Venture Global LNG’s Calcasieu Pass 2 (CP2) project is twice the size of the company’s present CP plant, with an export capacity of around 20 million metric tonnes per year. If built, it would make Venture Global one of the largest LNG companies in the world.
The White House is directing the Department of Energy to expand a review of LNG export projects to include more climate change criteria, the Times said, citing three unnamed sources familiar with the matter. The review could lead to delays of another 16 proposed LNG export projects.
A delay of a decision on CP2 until after the Nov. 5 U.S. presidential election could spare the White House from criticism from environmentalists, who form an important part of President Joe Biden’s base. Climate activists say new LNG projects lock in global reliance on fossil fuels for decades, and lead to emissions not just from burning gas but also from leaks of the powerful greenhouse gas methane.
Press officials at the White House and DOE did not have an immediate comment on the report.
Venture Global said the report was worrying if true.
“Such an action would shock the global energy market, having the impact of an economic sanction, and send a devastating signal to our allies that they can no longer rely on the United States,” said Shaylyn Hynes, a company spokeswoman.
European countries have sharply increased their LNG purchases from the United States since Russia’s invasion of Ukraine, as part of an effort to diversify its energy sources.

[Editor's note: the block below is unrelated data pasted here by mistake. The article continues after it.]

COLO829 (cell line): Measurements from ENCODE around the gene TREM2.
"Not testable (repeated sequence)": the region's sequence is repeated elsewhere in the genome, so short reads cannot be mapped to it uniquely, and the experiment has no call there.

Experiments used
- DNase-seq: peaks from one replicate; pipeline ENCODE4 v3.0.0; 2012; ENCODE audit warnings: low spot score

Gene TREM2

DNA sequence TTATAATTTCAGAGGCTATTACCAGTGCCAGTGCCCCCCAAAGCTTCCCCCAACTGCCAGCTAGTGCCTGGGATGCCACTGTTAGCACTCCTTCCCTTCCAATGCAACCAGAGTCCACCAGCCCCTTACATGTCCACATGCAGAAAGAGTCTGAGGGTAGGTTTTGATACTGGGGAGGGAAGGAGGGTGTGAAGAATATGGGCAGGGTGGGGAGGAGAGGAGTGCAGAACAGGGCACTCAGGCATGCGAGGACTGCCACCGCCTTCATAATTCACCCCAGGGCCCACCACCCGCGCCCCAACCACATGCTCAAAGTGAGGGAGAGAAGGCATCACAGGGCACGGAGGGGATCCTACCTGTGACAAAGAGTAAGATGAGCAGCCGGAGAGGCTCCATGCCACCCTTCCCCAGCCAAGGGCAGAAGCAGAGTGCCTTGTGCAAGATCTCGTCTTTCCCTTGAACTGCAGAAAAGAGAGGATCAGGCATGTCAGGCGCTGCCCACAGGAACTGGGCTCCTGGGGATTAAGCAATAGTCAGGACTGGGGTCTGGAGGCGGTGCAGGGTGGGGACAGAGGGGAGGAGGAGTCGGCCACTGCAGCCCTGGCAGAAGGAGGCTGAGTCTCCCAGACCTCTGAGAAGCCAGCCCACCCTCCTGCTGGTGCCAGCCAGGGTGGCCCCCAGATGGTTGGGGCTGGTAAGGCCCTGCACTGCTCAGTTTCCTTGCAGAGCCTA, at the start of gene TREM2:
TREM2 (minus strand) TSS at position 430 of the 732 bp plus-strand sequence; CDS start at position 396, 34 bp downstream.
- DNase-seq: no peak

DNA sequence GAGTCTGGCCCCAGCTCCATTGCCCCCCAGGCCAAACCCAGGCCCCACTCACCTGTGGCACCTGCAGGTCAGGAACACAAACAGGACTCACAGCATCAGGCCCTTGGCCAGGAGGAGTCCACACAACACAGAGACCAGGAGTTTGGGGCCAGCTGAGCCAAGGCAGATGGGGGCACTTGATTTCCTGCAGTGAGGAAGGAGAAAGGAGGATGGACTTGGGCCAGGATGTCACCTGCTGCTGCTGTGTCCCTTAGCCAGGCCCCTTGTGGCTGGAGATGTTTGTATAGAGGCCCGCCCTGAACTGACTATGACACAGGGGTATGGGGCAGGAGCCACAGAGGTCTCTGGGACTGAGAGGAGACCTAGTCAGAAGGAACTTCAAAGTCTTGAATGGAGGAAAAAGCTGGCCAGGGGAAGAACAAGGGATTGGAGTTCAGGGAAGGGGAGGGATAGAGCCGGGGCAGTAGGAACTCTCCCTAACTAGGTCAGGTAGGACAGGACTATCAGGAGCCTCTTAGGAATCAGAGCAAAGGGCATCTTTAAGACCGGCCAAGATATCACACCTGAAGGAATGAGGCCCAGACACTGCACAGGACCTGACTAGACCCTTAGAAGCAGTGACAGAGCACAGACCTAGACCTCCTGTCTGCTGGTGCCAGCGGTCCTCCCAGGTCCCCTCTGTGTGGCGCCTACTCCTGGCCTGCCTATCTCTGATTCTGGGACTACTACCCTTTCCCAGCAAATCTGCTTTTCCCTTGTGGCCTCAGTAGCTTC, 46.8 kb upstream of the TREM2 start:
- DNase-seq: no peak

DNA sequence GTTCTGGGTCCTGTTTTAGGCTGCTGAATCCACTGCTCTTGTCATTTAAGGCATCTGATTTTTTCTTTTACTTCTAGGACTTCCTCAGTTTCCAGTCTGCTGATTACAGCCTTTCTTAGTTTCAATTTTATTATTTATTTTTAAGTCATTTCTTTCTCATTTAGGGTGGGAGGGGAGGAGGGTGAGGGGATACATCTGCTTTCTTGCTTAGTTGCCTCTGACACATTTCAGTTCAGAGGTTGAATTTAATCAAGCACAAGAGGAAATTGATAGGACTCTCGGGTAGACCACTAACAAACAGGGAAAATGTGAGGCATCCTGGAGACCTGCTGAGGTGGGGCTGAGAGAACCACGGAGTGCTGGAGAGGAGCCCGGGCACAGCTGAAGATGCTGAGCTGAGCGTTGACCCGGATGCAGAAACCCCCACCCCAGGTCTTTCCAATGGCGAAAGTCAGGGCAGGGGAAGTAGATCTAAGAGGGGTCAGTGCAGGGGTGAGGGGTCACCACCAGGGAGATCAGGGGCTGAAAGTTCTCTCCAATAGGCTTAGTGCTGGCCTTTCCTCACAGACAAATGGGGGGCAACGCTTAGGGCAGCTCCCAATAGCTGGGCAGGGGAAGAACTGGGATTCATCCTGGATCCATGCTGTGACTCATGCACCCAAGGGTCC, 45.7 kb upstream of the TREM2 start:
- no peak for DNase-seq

Venture Global and other LNG companies have also argued the expansion of U.S. LNG exports can help reduce overall greenhouse gas emissions by displacing coal in other parts of the world.
CP2 needs approval from the Federal Energy Regulatory Commission (FERC), a panel of three energy regulators that has traditionally approved most LNG projects. It also needs approval from the DOE in order to ship to countries with which the U.S. does not have a free trade agreement, including countries in the European Union and Asia.
Any moratorium on LNG export approvals could delay investment decisions by companies proposing new facilities, said Alex Munton, director of global gas and LNG research at consulting firm Rapidan Energy Group.
“There are no pre-FID (final investment decision) projects that have a clear regulatory path forward and so without that path, it will delay FIDs until next year at earliest,” Munton told Reuters on Wednesday.
(Reporting by Susan Heavey and Timothy Gardner; Editing by Paul Simao, Mark Porter and Jonathan Oatis)